Ryan Powers

Entrepreneur, Fitness Enthusiast, Strength Coach

Giant Sets For Giant Gain

What if I told you that there is another way to stimulate muscular growth? A not so secrete weapon that has been utilized for generations by top athletes in various metric driven sports. Think of it like controlled interval training with weights where you retool the energy expenditure and your body is forced to adapt and therefore improve. This installment explains the philosophy of giant sets for giant gains.  

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A little background...

A giant set, can come in many forms and flavors. It may be to train off a muscle group, align with the same muscle group, or even the same or near same exercise (ie double drop set). You may get to a point where you will eventually architect your own approach. A simple way to classify this is as an intensifier method to a particular movement, muscle group, or even workout. Much like a drop set is to a working set. The difference is you are planning this ahead of time over the course of multiple sets throughout the entire exercise or even workout.

Other methods that are affective include a buildup to one non-stop interval of max effort set.  (hence giant set) By building up to this single moment - you would perform up to 4 (traditional) sets back-to-back with descending weight and (normally) ascending rep ranges. 

Full disclosure there are many articles floating in the ether that describe a giant set as a circuit where multiple and many times opposing muscle groups are performed with little to no rest in between. We feel this is where the line becomes blurred and the term circuit or HIIT is better suited for this style of workout. That is not by definition a giant set although we certainly respect the greats who disagree with us. None the less, this article was not written to explore the vernacular differences, but to focus on the core strategy when performing a giant set on the same muscle group as well as a great buildup method on a particular movement. 

How to perform a giant set?

Before we explain, you must know your tolerances very well as this takes some planning mentioned above. That said, we recommend intermediate and advanced athletes only attempt this with some trial and error utilizing a partner and/or a familiar spotter.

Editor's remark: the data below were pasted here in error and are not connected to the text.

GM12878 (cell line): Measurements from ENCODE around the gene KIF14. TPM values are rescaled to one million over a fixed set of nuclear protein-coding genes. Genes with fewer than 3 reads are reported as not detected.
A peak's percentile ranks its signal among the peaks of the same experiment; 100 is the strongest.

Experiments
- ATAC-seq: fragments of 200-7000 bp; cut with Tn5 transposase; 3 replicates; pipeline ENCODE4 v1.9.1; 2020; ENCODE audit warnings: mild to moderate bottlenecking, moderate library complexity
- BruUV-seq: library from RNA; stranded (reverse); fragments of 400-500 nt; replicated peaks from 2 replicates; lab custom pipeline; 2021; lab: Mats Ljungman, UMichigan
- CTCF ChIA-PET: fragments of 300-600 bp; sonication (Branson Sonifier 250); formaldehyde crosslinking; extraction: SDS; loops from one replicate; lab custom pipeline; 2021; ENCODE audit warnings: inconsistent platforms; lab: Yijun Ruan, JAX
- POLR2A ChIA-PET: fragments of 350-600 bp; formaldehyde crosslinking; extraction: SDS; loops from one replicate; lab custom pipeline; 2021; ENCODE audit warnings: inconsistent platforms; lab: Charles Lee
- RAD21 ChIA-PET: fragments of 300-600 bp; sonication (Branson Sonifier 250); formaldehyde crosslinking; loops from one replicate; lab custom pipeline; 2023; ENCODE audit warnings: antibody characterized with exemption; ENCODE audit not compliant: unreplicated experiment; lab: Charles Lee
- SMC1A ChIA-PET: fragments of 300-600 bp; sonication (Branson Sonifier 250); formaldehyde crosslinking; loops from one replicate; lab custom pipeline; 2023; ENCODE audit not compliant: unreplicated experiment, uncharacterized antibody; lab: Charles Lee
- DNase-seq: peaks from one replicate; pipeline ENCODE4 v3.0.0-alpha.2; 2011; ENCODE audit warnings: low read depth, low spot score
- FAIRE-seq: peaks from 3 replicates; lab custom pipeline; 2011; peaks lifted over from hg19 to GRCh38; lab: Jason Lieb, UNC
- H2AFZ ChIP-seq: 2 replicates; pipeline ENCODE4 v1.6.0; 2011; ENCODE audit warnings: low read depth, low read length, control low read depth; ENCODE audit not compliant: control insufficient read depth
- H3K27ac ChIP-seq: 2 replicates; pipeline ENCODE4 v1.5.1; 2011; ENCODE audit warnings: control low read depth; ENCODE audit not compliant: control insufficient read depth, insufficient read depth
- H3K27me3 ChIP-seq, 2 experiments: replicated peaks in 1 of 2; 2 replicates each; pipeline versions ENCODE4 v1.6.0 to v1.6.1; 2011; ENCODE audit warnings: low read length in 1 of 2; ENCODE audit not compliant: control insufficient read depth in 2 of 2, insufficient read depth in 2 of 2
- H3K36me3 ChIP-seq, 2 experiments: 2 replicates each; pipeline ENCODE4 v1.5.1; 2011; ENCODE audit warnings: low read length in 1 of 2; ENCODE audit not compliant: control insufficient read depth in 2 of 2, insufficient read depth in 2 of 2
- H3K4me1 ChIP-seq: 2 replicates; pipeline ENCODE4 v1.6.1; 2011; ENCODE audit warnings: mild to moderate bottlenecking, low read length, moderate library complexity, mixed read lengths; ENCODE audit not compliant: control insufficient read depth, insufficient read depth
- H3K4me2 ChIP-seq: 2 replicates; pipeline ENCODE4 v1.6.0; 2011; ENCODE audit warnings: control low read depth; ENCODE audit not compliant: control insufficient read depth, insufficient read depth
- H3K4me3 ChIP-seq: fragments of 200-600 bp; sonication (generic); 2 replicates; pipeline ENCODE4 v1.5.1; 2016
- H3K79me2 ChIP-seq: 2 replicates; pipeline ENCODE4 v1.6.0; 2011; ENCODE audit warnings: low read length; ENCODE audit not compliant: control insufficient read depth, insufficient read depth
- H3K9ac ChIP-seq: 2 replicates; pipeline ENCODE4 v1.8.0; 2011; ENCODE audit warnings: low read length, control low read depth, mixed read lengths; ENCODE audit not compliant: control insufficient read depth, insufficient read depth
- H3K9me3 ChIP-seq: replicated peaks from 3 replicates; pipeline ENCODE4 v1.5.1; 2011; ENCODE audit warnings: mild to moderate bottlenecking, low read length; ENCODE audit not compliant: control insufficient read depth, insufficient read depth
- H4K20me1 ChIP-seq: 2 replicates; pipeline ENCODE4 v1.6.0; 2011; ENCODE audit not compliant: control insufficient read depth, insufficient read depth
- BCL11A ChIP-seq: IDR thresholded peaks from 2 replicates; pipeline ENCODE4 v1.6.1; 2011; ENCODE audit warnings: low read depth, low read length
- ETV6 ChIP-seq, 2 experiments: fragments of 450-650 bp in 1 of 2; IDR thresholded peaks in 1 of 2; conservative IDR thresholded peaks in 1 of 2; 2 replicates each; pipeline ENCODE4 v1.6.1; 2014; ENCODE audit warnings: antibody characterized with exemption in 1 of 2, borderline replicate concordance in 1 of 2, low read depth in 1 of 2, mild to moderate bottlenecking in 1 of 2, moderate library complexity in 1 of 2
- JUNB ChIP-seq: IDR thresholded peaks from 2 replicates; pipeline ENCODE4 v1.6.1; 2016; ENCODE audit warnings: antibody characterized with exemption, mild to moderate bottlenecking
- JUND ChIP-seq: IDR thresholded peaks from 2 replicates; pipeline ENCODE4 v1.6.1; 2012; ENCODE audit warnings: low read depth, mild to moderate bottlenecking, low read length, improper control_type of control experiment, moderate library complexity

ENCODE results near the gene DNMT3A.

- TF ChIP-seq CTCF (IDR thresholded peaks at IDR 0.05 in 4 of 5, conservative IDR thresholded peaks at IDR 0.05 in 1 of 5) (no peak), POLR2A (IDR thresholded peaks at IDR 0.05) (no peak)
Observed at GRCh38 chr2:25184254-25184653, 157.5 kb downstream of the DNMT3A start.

In any giant set method there is almost no scenario in which the first set doesn't begin with a very powerful compound movement. This movement would be very heavy and only after being warmed up. The following 3-5 sets are then performed right after and are congruent in there function to stimulate a particular muscle while providing just enough time off certain angles. 

Example: Flat Bench Press :: Weighted Dips :: Dumbbell Incline Press :: Standing Cable Fly

Another great example of a giant set is within the same exercise itself and requires loading sets (medium load working sets). We recommend 2-3 loading sets in the 60-70% 1 rep max range. During this build up you are getting your nervous system and muscles primed for a dog fight. Keeping in mind a few of those sets are intended to be working sets so muscle simulation will occur after all so be aware of energy expenditure. 

The final "giant set" we recommend a starting with a template similar to a  5 - 8 - 10 - 12 split on reps with overall weight being reduced by 25% each split. In old school terms we called them "peelers" or more commonly known as double drop set. Yea, this has been around for awhile, but todays youth forgot about this one. 

For ideal response, you should have someone unloading weight while you focus on getting a little bit of oxygen before your next set. 

If performed the set correctly and you are in semi-quality cardiovascular shape, your muscles will have a stingy annoying burn that makes you want to stop. Don't stop. This level of stimulant hypertrophy is what we are going for here. 

Why even do it?

Think of your body as an input output machine where it's entire job is to do perform that task you are giving it to the best of its ability time in and time out. Each passing time it sees and recognizes that particular workload and improves upon itself making it as physically steady and ideal as possible to perform - brining balance again. Therefore, your body will change and adapt to best suite the task given. 

We want to disrupt this stagnant harmony. We want to take the body outside of its comfort zone by simulating and overloading the muscle in ways it's not use to, forcing change.  

By interrupting that status queue and creating this forced stimulation we hope to promote muscular improvement and growth. Your body will release more growth hormone which will aid in the synthesizing of protein in your diet. 

The Cons...

First and foremost, it takes some planning and flexibility amongst the gym if you plan to be at multiple stations at your local gym. 

It's also hard. It takes focus and fortitude that most don't care to do because there isn't much of a fun factor involved unless you are a glutton for punishment, like myself. 

I will put anther cautionary clause in here to say that if you aren't aware of your own bodily thresholds, weight ranges, and are not well trained this may not be for you yet. This can be somewhat injury or tendentious prone at high volume. 


Giant Sets create the new stimulus your muscles need to promote change, improvement, and growth. There is just one catch. It's hard.  

The Angle 

Giant Sets is a bit of a loose description of a couple of different approaches, but have universally adopted as a great intensifier method.. 

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